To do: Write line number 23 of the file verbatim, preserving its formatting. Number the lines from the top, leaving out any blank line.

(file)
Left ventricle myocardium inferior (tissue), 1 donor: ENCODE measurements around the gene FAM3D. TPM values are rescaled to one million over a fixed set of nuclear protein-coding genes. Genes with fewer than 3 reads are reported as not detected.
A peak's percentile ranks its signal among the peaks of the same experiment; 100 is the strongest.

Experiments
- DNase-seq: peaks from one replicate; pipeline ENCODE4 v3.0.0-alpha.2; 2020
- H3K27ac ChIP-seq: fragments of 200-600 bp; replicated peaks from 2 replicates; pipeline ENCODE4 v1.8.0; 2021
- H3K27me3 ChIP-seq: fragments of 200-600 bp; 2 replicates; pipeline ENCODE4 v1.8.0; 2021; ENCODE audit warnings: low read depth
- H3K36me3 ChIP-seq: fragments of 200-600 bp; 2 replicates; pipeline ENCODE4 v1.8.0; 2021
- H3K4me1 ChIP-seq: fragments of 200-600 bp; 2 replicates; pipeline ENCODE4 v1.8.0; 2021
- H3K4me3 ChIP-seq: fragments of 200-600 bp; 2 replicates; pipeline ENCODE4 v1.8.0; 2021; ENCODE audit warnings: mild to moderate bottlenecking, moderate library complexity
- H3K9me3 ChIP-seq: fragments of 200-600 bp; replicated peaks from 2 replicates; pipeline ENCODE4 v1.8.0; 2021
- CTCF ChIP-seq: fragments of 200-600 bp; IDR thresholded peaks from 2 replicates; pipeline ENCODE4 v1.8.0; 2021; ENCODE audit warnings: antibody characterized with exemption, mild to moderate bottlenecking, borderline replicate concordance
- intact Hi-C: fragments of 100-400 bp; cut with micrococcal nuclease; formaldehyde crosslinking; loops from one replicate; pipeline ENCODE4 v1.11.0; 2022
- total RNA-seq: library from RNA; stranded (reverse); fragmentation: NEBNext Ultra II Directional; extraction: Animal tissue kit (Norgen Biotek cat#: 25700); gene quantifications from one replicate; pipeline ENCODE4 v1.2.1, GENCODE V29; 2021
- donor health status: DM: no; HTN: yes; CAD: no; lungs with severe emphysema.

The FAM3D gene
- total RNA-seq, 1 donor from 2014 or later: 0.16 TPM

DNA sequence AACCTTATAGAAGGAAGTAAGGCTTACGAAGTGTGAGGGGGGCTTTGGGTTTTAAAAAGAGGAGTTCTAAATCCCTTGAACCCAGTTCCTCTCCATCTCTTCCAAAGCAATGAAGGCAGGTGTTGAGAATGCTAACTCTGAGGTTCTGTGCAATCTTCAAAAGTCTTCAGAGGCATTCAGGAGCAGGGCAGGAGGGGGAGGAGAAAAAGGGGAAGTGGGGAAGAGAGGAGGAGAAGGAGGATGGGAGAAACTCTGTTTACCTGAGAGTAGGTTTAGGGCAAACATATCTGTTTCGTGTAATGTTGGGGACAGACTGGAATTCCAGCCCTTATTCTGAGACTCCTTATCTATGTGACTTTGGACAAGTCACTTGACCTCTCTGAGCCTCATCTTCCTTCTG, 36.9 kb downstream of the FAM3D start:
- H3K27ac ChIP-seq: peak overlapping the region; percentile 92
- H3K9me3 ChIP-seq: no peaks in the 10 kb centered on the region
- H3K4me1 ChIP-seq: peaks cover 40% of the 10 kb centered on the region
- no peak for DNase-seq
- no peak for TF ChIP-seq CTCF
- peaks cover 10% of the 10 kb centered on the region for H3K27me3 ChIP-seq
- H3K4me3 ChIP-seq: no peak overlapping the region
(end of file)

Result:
- peaks cover 10% of the 10 kb centered on the region for H3K27me3 ChIP-seq